The Battle of Hanging Rock (August 6, 1780) was a battle in the American Revolutionary War that occurred between the American Patriots and the British. It was part of a campaign by militia General Thomas Sumter to harass or destroy British outposts in the South Carolina back-country that had been established after the fall of Charleston in May 1780. Future President Andrew Jackson (aged 13) and his brother Robert partook in the battle.
Battle of CamdenKershaw County
Battle of Kings MountainSouth Carolina, USA
The Battle of Kings Mountain was a military engagement between Patriot and Loyalist militias in South Carolina during the Southern Campaign of the American Revolutionary War, resulting in a decisive victory for the Patriots. The battle took place on October 7, 1780, 9 miles (14 km) south of the present-day town of Kings Mountain, North Carolina. In what is now rural Cherokee County, South Carolina, the Patriot militia defeated the Loyalist militia commanded by British Major Patrick Ferguson of the 71st Foot. The battle has been described as "the war's largest all-American fight".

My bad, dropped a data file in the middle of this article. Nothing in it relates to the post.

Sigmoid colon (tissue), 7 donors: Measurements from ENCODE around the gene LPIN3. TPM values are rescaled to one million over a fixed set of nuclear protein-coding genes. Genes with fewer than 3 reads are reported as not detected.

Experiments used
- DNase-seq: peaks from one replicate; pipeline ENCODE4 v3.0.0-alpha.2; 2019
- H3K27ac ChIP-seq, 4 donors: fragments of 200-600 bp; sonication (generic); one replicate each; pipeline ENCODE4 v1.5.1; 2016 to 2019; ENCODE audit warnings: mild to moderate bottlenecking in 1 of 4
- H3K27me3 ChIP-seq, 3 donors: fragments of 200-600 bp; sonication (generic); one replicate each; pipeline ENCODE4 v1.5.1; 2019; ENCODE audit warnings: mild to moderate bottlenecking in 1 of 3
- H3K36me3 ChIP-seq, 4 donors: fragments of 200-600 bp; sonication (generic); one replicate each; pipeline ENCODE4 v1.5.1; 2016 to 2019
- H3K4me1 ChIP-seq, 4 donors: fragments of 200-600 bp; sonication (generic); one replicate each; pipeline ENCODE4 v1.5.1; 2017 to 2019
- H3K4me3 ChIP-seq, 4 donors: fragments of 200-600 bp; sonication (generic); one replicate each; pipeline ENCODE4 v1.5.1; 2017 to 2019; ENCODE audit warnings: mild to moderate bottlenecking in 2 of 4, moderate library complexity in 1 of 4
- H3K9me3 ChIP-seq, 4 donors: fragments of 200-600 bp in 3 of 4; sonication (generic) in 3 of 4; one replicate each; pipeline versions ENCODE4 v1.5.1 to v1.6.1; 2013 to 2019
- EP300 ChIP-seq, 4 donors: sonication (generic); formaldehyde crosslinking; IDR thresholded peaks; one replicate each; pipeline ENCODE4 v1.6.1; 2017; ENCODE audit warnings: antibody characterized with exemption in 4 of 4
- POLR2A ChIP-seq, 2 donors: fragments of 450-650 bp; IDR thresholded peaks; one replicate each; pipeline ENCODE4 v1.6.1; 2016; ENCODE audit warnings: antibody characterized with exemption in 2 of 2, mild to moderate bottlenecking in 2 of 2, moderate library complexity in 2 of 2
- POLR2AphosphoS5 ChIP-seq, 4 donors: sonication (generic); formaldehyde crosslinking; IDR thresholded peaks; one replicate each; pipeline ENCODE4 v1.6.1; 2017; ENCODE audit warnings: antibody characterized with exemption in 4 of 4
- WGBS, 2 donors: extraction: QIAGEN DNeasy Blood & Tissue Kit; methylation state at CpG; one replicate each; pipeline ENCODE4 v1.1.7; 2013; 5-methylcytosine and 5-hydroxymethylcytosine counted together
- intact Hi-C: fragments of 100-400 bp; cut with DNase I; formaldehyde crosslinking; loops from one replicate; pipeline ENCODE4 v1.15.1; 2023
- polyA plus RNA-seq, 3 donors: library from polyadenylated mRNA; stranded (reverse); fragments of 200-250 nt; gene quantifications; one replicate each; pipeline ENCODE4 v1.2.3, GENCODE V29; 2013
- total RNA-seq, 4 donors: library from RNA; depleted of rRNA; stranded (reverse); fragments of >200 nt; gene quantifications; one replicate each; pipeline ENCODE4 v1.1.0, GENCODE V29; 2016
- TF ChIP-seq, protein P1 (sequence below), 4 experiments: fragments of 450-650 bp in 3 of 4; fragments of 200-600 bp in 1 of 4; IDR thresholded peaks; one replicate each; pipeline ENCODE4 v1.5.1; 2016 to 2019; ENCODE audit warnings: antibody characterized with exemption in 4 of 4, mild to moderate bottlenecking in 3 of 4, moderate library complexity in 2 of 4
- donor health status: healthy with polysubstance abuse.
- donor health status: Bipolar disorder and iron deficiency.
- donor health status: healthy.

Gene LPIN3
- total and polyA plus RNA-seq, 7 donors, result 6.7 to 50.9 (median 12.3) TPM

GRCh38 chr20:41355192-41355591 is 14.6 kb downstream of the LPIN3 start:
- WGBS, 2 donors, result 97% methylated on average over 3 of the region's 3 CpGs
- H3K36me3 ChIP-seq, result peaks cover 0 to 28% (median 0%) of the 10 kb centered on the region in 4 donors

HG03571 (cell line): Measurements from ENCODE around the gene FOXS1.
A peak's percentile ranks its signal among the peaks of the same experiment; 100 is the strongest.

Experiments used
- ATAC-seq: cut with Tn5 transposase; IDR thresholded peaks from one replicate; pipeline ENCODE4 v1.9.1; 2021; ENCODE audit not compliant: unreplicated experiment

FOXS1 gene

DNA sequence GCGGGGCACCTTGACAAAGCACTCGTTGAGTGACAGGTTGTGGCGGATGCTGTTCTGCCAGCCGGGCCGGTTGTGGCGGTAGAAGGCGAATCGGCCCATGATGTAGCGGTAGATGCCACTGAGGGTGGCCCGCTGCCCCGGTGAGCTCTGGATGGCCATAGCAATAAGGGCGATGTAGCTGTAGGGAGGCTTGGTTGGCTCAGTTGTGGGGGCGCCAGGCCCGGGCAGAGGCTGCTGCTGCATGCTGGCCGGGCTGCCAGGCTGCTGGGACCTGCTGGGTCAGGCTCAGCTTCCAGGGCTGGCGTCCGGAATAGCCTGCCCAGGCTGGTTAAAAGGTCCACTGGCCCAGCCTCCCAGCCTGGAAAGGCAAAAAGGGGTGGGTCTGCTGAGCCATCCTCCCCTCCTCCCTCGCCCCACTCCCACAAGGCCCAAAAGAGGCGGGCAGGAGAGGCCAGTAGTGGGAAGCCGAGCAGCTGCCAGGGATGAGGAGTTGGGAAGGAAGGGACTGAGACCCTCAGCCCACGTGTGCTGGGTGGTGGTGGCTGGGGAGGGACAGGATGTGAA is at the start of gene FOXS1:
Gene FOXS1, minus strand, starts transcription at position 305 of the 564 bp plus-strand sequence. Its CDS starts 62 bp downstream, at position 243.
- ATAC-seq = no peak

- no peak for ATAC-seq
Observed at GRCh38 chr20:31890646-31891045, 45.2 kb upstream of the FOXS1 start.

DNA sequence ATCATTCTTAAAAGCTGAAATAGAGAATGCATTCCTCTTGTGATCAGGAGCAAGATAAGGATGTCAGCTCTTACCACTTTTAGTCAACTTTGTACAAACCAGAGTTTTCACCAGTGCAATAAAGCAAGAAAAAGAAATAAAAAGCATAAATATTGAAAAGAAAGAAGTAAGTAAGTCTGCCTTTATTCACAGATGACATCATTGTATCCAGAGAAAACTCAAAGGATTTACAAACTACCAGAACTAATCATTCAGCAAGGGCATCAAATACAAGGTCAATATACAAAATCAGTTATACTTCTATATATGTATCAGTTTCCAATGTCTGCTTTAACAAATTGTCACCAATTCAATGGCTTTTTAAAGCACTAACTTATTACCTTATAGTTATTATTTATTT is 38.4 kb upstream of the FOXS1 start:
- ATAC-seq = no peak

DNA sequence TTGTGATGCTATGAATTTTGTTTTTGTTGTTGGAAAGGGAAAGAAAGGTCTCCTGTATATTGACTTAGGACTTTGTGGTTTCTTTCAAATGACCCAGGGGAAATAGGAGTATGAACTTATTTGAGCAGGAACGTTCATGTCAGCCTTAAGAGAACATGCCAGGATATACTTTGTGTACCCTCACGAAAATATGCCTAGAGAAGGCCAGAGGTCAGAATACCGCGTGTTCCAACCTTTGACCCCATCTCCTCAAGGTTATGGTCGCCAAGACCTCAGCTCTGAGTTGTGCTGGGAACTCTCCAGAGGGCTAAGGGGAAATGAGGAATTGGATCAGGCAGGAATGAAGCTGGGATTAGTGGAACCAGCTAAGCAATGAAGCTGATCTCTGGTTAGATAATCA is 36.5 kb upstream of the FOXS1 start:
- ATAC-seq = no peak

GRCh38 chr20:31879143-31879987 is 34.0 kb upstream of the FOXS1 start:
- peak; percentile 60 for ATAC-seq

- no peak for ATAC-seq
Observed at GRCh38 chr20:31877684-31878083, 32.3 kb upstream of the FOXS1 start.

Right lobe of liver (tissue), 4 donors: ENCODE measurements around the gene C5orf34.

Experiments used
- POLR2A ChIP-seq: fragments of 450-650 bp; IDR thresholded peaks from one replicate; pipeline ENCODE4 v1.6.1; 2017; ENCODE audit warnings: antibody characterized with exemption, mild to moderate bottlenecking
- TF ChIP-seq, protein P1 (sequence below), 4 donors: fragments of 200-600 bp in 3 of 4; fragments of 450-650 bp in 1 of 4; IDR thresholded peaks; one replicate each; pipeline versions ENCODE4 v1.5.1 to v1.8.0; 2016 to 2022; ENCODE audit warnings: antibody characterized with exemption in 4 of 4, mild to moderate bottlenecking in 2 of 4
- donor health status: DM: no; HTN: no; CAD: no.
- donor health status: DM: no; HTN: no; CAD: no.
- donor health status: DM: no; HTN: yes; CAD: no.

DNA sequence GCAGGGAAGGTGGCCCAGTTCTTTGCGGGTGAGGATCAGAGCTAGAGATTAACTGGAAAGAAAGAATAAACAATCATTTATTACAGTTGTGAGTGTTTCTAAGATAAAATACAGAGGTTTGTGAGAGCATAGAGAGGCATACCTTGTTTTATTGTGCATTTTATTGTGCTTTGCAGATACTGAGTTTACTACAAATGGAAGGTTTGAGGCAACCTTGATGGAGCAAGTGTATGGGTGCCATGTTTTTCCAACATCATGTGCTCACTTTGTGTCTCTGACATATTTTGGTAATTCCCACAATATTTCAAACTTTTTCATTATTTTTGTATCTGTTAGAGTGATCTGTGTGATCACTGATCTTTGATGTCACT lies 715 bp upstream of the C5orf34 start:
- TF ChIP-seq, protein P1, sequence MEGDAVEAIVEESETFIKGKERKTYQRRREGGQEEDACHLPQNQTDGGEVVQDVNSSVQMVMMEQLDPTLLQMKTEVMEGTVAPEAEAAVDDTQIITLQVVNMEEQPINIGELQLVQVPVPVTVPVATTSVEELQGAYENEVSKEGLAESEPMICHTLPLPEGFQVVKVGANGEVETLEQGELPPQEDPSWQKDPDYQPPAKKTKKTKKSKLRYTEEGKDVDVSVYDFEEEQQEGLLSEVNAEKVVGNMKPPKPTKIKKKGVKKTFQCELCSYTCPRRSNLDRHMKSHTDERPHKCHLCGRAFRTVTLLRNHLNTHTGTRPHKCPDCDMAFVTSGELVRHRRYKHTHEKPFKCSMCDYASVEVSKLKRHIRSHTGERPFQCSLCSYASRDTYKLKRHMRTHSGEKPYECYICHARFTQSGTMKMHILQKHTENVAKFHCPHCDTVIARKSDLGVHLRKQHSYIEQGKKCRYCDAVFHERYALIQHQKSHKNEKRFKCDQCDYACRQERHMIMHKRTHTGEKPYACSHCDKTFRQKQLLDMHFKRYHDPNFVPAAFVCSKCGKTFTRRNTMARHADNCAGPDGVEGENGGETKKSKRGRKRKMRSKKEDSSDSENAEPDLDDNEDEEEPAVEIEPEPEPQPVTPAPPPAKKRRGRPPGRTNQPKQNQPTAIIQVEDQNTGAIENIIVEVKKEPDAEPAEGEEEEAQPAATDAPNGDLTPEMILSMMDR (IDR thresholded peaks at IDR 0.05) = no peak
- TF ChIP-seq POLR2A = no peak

Yorktown campaignYorktown, VA, USA
The Yorktown or Virginia campaign was a series of military maneuvers and battles during the American Revolutionary War that culminated in the siege of Yorktown in October 1781. The result of the campaign was the surrender of the British Army force of General Charles Earl Cornwallis, an event that led directly to the beginning of serious peace negotiations and the eventual end of the war. The campaign was marked by disagreements, indecision, and miscommunication on the part of British leaders, and by a remarkable set of cooperative decisions, at times in violation of orders, by the French and Americans.
The campaign involved land and naval forces of Great Britain and France, and land forces of the United States. British forces were sent to Virginia between January and April 1781 and joined with Cornwallis's army in May, which came north from an extended campaign through the southern states. These forces were first opposed weakly by Virginia militia, but General George Washington sent first Marquis de Lafayette and then "Mad" Anthony Wayne with Continental Army troops to oppose the raiding and economic havoc the British were wreaking. The combined American forces, however, were insufficient in number to oppose the combined British forces, and it was only after a series of controversially confusing orders by General Sir Henry Clinton, the British commander-in-chief, that Cornwallis moved to Yorktown in July and built a defensive position that was strong against the land forces he then faced, but was vulnerable to naval blockade and siege.